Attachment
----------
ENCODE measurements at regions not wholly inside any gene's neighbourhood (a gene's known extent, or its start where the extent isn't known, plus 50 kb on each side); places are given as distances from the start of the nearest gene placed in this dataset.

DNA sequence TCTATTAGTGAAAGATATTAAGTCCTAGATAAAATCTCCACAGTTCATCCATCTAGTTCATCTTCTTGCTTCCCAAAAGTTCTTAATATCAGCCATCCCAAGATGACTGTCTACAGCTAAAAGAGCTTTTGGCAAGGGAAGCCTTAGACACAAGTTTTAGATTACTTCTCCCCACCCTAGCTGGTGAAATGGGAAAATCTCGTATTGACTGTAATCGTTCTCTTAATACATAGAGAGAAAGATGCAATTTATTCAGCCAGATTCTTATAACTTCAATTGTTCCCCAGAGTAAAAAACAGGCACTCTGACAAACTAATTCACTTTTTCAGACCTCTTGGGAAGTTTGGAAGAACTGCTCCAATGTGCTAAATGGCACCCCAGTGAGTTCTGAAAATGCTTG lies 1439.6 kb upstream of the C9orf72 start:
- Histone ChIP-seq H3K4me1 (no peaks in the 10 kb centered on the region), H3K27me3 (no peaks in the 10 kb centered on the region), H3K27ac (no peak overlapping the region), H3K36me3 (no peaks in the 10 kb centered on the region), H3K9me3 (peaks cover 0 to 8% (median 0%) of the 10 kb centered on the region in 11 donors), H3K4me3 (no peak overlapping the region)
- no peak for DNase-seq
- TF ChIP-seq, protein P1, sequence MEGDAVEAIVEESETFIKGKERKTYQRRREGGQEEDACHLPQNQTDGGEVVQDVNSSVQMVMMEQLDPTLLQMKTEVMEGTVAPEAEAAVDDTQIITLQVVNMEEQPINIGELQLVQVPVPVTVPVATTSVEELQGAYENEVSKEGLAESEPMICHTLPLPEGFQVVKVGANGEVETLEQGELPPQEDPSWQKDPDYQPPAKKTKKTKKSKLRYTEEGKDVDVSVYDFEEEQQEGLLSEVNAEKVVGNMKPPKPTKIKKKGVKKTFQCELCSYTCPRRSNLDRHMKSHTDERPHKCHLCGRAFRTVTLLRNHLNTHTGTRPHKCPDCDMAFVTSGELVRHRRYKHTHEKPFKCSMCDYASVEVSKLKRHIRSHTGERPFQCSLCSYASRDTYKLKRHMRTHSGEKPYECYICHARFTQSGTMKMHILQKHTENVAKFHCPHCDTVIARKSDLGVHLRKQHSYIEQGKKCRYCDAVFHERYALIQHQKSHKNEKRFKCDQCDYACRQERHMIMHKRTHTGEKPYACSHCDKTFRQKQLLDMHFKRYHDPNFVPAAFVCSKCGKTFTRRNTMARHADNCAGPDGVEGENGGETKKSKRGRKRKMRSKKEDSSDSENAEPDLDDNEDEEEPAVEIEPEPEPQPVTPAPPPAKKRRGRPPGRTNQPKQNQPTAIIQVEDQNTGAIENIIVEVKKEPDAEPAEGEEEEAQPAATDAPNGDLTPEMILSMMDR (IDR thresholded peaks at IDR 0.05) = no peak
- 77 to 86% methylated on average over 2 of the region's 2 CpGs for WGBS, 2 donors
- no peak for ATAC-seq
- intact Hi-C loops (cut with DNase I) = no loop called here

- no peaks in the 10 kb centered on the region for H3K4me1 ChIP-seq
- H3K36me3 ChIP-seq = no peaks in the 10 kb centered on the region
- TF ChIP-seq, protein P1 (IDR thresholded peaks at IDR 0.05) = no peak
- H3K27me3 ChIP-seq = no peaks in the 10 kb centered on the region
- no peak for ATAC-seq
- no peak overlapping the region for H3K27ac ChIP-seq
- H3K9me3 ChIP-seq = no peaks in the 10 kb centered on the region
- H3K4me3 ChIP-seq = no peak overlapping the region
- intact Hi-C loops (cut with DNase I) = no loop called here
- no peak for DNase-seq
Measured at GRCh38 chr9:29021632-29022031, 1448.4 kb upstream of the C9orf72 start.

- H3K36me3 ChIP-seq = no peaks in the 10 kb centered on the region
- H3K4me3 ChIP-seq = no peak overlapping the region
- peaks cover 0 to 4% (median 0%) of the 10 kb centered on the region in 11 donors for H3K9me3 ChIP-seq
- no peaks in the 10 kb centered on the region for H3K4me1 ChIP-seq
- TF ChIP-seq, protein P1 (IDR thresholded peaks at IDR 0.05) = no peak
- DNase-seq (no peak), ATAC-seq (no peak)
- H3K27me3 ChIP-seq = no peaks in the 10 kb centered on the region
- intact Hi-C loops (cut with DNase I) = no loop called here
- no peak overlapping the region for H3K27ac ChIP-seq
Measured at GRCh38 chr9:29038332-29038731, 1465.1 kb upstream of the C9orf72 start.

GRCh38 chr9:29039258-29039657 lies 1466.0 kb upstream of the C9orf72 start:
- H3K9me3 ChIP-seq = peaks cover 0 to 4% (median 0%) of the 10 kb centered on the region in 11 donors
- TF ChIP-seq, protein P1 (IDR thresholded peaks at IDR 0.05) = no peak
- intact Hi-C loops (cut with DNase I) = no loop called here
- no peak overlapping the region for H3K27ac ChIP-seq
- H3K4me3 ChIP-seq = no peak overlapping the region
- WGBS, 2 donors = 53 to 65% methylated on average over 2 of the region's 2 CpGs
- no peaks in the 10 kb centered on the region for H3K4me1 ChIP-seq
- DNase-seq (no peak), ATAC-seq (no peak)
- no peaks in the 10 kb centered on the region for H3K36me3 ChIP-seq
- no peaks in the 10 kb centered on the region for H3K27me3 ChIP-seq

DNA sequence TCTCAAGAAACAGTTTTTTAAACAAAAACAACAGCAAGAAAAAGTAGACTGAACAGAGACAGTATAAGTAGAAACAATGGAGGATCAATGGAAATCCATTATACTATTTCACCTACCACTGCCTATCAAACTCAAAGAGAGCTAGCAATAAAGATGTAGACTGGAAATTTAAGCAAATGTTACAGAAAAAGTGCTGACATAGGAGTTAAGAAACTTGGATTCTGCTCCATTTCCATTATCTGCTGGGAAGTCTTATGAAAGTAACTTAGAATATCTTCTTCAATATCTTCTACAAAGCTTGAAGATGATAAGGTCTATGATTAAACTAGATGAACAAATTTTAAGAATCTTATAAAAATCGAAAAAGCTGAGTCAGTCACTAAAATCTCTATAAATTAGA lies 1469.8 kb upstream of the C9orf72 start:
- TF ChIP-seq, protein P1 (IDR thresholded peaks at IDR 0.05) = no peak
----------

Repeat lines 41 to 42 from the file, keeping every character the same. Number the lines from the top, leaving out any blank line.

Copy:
DNA sequence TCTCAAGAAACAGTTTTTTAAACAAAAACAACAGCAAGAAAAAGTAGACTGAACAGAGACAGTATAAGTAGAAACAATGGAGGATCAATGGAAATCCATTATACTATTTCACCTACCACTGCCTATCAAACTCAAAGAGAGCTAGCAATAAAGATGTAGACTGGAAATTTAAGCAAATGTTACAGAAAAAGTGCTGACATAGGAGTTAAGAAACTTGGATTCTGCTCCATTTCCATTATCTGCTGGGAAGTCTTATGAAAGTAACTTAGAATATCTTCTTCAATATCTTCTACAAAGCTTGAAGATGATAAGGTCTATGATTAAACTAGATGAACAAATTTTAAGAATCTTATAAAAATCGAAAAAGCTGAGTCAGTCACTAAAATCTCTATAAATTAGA lies 1469.8 kb upstream of the C9orf72 start:
- TF ChIP-seq, protein P1 (IDR thresholded peaks at IDR 0.05) = no peak